• Not all of our group flights have a staff escort. Please see above for specifics and our Flights page for additional details.
  • Students NOT traveling on our designated group flight will be assessed a $35 fee if they arrive on a flight other than our specified group flight and/or a $35 fee for departing on a non-group flight ($70 total). Students must verify BEFORE BOOKING all non-group flight travel itineraries

21-Day Itinerary

  • Arrival
    Upon arrival, we’ll take taxis to our accommodations in Tababela, a short drive from the new Quito International Airport, for a good night's rest. Day 1
  • Orientation
    we'll start the day with an orientation following breakfast, reviewing health and safety protocols, becoming familiar with local customs, and sharing our individual and mutual goals for the program. We'll then take a private bus to Mashpi Shungo, have lunch, and then spend the rest of the afternoon in the community, with some additional orientation activities to close out the day. Day 2
  • Mashpi Shungo

    Situated in one of the most biodiverse places on the planet at the transition zone between the tropical Andes and Ecuador’s lowlands, at Mashpi students will engage in a module on agroforestry and sustainable agriculture.

    We’ll begin this module with a few days of lessons on permaculture design and agroforestry with one of Mashpi’s instructors. We'll typically spend about 2 hours each day in a classroom setting before heading out into one of the four local farms connected to the Mashpi community. The chocolate farm is always a student favorite. This mini-course follows a “pedagogy of nature,” a pedagogical model based on the interaction with the essential elements of nature. Daily lessons could explore biodiversity, sustainable practices in building and agriculture, and water and soil sustainable management.

    Days 3 - 6
  • Quilatoa
    Leave Mashpi by private bus (4 hours) to Chugchilan for a few days of incredible hiking trip in the heart of the Andes. Accommodations will be with Black Sheep Inn, a beautiful eco-lodge overlooking the Rio Toachi canyon, where heavy bags can be left. A highlight is the impressive Laguna Quilatoa crater lake at over 12,000 feet of elevation. Day 7
  • The Black Sheep Inn

    Waking up to the sunrise in this part of the Andes is breathtaking. The groundbreaking Black Sheep Inn eco-lodge, situated near the iconic Laguna Quilatoa, is one of those places that works oh so well as a full experience. The inn itself is intimate and magical. The food - all vegetarian - is incredible. The people are friendly and fascinating. And the scenery is second to none.

    We’ll get a personal tour of the Inn’s world renowned permaculture and sustainability initiatives, as well as some of the micro-enterprises in the region such as the community-owned cheese factory started by a NGO.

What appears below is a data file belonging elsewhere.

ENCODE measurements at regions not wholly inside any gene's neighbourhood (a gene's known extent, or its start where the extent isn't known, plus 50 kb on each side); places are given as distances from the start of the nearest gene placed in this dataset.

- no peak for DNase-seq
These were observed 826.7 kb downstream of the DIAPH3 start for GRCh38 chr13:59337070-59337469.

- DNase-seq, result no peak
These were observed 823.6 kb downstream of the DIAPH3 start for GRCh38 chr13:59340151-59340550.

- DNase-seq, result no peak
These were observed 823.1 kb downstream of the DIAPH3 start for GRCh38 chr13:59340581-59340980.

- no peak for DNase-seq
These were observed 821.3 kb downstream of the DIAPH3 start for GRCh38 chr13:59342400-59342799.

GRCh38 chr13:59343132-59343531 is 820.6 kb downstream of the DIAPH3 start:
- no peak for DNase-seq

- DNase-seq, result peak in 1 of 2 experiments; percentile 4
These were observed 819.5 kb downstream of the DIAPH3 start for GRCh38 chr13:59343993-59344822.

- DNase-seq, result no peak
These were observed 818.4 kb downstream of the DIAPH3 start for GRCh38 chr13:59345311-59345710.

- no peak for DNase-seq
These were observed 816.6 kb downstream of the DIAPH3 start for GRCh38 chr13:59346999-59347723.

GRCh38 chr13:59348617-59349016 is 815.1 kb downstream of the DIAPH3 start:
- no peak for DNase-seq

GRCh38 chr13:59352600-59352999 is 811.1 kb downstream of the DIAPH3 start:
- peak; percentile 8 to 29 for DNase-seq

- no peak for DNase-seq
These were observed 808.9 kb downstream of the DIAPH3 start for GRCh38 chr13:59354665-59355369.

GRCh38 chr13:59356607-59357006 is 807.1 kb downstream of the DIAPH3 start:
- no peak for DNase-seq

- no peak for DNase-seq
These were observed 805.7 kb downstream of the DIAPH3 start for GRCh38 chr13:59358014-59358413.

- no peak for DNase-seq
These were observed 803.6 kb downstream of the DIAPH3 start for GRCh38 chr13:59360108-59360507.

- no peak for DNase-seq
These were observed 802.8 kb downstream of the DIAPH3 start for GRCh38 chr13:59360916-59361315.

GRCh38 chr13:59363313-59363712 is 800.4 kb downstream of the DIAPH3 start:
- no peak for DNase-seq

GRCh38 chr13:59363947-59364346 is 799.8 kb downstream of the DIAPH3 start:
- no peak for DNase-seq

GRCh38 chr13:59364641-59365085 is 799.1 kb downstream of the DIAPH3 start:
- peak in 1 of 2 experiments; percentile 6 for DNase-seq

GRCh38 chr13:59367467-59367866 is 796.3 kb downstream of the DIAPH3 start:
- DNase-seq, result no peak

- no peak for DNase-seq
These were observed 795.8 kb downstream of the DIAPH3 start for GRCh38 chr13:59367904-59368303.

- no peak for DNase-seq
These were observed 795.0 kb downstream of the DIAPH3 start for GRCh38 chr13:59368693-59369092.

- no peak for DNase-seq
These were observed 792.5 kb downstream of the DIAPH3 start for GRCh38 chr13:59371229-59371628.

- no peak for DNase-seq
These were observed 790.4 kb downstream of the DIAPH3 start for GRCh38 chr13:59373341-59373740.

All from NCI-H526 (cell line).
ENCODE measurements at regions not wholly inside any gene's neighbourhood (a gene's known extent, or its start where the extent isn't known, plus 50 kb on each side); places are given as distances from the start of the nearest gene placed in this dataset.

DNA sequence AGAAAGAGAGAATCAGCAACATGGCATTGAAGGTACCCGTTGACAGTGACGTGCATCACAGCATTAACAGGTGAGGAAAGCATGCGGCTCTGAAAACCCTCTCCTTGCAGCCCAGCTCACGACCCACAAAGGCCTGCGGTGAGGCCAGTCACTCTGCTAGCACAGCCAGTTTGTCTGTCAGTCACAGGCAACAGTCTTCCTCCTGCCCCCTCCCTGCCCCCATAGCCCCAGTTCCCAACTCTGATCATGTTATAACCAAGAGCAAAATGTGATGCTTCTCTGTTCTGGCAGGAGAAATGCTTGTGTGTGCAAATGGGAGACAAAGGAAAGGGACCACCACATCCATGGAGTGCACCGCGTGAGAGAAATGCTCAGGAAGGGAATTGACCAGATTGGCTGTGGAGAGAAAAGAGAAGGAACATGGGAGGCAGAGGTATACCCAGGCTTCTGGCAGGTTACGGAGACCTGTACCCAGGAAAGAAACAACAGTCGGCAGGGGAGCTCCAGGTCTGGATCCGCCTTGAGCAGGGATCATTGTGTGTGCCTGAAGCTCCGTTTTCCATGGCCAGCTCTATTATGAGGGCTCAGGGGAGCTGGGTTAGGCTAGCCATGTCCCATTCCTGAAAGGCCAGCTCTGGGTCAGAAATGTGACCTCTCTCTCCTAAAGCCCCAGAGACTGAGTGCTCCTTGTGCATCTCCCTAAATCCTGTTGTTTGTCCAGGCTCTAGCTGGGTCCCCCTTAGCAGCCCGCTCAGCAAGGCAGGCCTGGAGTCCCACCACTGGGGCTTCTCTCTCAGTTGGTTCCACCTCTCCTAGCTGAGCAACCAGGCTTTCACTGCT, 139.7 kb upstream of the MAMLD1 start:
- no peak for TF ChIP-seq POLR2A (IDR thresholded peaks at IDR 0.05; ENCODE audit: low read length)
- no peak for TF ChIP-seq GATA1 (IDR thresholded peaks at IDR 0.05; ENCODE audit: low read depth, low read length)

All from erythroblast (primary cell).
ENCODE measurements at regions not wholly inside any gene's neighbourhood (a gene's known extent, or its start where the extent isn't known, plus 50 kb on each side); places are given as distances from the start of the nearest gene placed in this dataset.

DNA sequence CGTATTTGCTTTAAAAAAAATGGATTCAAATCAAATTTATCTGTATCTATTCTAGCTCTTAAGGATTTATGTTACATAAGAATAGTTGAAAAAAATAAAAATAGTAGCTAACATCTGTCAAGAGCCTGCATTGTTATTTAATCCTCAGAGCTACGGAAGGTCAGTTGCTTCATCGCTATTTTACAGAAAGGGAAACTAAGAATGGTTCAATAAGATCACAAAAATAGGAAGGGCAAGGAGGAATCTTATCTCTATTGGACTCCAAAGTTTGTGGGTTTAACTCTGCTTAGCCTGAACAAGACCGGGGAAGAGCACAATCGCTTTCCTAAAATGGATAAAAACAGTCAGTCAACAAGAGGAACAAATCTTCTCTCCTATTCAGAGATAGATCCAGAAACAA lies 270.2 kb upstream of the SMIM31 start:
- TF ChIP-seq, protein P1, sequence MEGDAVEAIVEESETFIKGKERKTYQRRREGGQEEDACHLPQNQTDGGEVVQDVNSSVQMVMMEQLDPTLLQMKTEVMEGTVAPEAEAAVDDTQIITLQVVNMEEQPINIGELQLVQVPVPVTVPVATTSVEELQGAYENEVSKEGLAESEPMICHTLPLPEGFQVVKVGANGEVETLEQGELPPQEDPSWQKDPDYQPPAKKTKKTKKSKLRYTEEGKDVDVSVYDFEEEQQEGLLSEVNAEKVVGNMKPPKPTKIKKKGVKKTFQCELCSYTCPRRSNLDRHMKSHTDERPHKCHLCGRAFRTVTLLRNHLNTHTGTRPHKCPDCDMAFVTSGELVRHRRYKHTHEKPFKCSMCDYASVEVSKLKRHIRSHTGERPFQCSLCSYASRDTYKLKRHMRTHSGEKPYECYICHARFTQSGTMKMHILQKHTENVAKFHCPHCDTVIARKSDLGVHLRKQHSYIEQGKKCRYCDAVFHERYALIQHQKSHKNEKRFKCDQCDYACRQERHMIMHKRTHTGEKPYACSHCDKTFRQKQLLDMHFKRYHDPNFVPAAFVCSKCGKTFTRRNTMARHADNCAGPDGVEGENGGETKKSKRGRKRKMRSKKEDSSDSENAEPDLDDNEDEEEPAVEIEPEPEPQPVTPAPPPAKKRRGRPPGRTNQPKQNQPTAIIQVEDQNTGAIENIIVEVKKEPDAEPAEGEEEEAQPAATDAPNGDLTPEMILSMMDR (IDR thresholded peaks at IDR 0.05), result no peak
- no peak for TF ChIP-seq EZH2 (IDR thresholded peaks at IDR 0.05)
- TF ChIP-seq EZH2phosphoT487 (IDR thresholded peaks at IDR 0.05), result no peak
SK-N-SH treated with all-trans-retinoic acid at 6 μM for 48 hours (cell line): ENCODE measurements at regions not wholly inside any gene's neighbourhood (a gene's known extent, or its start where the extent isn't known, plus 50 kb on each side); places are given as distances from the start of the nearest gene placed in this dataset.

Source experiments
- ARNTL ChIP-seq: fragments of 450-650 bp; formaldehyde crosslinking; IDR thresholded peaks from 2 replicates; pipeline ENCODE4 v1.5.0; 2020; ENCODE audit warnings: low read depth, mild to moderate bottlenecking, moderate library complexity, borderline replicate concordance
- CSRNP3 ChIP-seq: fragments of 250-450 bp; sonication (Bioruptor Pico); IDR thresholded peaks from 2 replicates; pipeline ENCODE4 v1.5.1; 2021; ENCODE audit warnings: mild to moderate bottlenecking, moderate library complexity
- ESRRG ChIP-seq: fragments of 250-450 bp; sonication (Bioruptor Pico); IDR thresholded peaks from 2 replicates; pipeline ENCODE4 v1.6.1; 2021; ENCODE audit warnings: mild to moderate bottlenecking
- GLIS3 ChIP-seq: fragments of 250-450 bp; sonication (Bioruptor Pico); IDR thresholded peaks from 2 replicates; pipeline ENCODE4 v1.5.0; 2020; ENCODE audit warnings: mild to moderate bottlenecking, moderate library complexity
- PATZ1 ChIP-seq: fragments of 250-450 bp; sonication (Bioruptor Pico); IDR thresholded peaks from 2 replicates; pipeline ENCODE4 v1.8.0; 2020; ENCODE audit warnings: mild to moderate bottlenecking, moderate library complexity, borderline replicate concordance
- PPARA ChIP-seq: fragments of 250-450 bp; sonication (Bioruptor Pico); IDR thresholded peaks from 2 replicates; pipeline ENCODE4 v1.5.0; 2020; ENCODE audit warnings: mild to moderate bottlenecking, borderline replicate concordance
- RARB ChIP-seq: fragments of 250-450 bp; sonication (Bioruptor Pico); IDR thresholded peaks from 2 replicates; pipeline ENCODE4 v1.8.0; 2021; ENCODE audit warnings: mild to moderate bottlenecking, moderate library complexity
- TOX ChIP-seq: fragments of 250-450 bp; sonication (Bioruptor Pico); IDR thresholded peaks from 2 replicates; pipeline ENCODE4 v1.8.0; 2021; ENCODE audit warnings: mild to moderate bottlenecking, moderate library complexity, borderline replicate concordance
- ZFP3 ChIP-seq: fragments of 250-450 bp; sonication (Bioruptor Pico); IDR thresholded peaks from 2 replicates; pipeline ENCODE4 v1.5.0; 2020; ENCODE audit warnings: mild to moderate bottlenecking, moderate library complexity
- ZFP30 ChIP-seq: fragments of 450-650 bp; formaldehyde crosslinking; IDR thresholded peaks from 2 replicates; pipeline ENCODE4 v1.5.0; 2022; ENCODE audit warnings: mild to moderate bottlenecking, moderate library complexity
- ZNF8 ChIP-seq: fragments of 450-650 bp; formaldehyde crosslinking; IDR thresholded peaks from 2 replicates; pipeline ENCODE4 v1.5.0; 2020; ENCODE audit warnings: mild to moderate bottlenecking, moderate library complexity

We’ll explore the majestic Andes with the classic hike from the rim of Quilatoa’s picturesque crater lake back to the lodge. It’s a full day affair that takes in some of the most stunning scenery in all of Ecuador.

    Days 8 - 10
  • Banos

    We'll take pickup truck taxis out of the rugged roads of the Quilatoa region and down into the central valley of the Andes where we'll hop on a public bus from Latacunga to Banos. Banos is known for its amazing waterfalls, artisan markets, authentic restaurants, and a rich history. Students will determine activities, which could include Casa del Arbol, viewing the “fireworks” at Volcan Tungurahua, and the infamous Ruta de las Cascadas.

    Banos is a lot of fun. Perhaps we'll do the easy half day hike into Pailon del Diablo (the Devil’s Cauldron). It rests at the conclusion of the famous Ruta de las Cascadas, so named for the numerous waterfalls that tumble out of the jungle just outside of Baños. Regardless, you’ll get to explore the local markets, have some free time out on the town, and perhaps even enjoy the famous termas located under one of the town’s closest waterfalls.

    Days 11 & 12
  • Baños to Huasquila
    After a final morning exploring the Baños markets (last chance to shop for souvenirs!) and diving into some local cuisine for lunch, we’ll head down in elevation and into the rainforest and indigenous communities of Napo Province. Situated just a few kilometers from Tena, the main commercial center of activity in the Ecuadorian Amazon, we’ll begin our weeklong stay at the Huasquila jungle lodge learning about reforestation, social enterprise and sustainable economic development. Upon arrival, we will have a short afternoon waterfall hike. Our Kichwa guide will introduce us to traditional medicinal plants and their uses and we will also learn about reforestation and rainforest conservation efforts in this region of the Amazon. Returning back to the lodge, we'll enjoy some time to relax by the pool, followed by dinner. Day 13
  • Guayusa